• Respect - don't underestimate it. You should be able to respect and support each other's choices and opinions and never undermine each other.
  • Time to grow - forever is a long time. You should know all of your partner's flaws and virtues before taking them on for life. Make sure you know the real person, not just their good side.

There are plenty of other things a good relationship should have, but these are the basics. If one or more component is missing, there are likely to be some troubled times ahead.

You need to KNOW that you are marrying the person because you want to spend the rest of your life with them, not because you want to get married or you don't want to be alone.

I'm certainly not saying everyone has a soulmate - every single couple has bad months, bad years or even bad decades - but they should be able to love and support each other even through tough times. The more compatible you are, the easier it will be.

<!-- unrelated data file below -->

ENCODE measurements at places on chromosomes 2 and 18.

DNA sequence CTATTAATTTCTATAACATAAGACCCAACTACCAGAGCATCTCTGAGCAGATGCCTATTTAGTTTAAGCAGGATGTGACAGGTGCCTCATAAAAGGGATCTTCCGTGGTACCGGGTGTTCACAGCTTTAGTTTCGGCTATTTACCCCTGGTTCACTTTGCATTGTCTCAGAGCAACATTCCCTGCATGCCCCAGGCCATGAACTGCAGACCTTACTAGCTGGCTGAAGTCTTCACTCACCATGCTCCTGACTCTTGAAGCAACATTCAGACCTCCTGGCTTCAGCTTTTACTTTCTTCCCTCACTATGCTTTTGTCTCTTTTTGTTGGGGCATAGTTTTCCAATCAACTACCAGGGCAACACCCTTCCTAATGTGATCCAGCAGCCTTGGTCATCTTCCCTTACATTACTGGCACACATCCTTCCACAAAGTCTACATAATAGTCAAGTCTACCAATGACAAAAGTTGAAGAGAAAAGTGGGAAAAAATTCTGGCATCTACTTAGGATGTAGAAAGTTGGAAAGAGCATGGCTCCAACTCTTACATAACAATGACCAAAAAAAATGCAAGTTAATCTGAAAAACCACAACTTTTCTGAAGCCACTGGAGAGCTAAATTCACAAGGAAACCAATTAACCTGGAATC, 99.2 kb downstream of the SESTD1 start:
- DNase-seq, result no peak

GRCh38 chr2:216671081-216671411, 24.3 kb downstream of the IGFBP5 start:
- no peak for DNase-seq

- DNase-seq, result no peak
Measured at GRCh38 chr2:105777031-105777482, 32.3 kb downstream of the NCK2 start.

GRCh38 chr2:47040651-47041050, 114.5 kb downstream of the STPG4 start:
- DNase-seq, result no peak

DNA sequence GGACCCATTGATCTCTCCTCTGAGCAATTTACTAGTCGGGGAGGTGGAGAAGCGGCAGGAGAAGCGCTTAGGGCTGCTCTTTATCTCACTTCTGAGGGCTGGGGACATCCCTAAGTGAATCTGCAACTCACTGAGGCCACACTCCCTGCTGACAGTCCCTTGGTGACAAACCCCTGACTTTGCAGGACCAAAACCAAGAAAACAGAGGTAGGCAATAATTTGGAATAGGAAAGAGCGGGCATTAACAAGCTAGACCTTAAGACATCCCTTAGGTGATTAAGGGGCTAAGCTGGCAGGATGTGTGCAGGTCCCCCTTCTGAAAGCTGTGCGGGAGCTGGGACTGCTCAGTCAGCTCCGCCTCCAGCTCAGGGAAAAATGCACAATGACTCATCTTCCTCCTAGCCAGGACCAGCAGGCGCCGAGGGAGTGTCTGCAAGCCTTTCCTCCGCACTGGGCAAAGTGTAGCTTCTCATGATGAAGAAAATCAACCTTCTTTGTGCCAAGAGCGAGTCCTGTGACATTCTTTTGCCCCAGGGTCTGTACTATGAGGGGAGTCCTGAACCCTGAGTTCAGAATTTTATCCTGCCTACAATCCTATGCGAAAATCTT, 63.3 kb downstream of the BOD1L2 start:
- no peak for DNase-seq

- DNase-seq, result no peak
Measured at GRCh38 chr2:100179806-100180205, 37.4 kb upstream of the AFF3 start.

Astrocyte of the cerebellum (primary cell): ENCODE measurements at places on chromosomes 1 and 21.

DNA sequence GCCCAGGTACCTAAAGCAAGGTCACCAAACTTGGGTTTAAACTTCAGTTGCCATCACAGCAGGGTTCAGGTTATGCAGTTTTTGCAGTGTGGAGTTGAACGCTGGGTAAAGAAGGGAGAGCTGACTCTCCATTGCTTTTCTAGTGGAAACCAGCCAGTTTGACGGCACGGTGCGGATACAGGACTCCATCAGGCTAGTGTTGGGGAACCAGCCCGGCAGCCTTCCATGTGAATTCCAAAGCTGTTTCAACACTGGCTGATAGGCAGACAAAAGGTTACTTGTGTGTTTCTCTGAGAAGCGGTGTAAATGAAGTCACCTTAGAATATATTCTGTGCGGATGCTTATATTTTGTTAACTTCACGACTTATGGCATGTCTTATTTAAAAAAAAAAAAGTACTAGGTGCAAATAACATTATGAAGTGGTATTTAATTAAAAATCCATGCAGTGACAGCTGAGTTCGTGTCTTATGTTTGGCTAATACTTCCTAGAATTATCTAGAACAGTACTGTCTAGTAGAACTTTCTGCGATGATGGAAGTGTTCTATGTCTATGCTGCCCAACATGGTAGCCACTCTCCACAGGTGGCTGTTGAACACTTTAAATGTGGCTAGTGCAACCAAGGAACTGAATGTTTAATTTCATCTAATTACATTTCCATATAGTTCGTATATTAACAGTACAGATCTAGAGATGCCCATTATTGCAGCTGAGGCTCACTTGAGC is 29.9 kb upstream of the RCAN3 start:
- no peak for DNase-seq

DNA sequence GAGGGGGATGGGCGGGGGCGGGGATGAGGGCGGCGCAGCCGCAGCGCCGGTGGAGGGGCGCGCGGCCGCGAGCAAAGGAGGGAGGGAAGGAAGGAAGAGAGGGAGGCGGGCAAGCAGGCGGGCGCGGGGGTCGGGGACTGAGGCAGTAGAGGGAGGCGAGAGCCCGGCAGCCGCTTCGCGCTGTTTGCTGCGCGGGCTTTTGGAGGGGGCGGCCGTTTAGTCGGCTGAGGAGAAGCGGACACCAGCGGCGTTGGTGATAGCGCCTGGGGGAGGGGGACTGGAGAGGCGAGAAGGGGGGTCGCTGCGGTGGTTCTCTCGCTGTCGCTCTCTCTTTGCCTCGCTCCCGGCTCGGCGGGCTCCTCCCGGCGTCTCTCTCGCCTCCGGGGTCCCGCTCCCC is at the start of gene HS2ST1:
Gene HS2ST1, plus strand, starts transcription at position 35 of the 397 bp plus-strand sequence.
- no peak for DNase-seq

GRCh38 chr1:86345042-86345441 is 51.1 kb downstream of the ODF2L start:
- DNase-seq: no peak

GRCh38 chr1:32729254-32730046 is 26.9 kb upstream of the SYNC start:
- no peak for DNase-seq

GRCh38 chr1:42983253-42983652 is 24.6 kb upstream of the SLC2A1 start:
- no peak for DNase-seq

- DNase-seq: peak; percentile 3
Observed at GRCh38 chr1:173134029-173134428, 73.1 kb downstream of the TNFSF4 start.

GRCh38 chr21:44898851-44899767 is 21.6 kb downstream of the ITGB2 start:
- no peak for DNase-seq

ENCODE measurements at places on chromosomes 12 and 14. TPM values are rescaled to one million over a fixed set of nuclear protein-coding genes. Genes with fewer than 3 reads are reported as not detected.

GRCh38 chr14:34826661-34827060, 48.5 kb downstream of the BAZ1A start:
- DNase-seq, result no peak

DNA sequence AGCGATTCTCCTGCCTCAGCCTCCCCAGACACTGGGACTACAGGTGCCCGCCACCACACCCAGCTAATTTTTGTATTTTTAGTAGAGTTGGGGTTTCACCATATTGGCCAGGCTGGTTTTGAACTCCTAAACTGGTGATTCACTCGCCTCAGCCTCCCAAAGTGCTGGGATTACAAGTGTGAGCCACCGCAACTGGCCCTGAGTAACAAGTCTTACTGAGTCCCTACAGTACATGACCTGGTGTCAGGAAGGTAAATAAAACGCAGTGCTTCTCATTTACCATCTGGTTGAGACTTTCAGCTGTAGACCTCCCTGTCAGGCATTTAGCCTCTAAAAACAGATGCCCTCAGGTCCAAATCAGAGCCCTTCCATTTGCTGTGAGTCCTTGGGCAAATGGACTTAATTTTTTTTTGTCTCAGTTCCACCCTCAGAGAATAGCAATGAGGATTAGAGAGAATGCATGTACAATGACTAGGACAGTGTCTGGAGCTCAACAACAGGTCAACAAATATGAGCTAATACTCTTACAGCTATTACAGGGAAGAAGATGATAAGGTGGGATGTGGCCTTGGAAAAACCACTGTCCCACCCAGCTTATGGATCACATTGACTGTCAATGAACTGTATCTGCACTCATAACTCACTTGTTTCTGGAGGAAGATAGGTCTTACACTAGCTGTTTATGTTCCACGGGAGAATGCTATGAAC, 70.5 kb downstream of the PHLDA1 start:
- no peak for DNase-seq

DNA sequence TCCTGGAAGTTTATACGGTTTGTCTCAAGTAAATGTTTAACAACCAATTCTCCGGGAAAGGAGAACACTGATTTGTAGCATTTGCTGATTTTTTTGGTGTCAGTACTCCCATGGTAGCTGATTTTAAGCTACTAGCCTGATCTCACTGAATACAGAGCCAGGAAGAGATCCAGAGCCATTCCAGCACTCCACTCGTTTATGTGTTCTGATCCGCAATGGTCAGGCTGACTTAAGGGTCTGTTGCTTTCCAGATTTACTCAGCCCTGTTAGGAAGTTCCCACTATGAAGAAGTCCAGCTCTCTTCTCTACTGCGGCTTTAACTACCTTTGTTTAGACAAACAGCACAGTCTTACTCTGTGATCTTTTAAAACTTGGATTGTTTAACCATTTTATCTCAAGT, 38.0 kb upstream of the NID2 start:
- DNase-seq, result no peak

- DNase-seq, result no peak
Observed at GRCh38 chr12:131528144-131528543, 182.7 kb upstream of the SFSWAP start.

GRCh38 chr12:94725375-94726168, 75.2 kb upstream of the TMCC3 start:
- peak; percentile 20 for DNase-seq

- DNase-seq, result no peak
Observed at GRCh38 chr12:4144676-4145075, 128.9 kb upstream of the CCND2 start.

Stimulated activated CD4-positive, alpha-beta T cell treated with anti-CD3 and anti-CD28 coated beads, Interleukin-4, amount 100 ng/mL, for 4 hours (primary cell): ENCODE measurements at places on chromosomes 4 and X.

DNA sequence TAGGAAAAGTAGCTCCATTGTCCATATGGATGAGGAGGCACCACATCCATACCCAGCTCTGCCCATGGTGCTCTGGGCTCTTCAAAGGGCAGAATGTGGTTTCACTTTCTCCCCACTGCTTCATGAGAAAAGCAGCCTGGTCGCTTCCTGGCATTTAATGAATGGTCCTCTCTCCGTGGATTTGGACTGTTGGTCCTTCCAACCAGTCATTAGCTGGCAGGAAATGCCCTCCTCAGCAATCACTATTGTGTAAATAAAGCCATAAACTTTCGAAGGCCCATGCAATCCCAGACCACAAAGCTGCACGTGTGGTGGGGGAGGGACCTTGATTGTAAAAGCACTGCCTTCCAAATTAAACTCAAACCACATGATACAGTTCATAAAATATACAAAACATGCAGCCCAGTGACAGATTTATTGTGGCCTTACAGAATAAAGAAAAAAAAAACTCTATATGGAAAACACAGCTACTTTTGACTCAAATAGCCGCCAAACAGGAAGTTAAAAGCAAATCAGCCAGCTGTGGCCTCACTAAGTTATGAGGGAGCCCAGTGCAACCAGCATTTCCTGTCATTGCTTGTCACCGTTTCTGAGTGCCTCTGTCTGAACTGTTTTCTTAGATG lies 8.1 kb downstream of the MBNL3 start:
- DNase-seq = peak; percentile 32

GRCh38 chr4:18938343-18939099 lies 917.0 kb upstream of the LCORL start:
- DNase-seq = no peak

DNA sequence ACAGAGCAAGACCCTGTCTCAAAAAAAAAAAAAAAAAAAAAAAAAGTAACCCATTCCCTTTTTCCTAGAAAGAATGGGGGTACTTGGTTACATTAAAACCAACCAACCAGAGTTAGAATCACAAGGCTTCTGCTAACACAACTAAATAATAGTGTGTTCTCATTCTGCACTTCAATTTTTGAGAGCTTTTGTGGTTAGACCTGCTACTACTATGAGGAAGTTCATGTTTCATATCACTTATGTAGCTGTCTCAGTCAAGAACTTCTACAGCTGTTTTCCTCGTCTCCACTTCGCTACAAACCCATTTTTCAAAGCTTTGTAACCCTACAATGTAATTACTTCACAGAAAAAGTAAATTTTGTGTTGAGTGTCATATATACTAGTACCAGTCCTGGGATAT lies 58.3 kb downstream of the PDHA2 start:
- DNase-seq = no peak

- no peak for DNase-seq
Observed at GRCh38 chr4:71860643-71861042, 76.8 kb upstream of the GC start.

Don't Do It If You're Having Doubts


You Both Know It's Right

If you had to browbeat and bully your man into popping the question, it's probably a mistake. Both parties should want the same thing. It's a big decision to make just because you feel obliged to do it.

If marriage came about as an ultimatum, chances are that one or both parties aren't really ready. That means they aren't really committed - which is a bad foundation for marriage. You need to both want this and not have any doubts.

The way my marriage came about was hugely unromantic - the question came up and we discussed the pros and cons in intimate detail. In the end, though, we both knew that it was the route which would bring us the most happiness, and since that point, our relationship has grown a lot.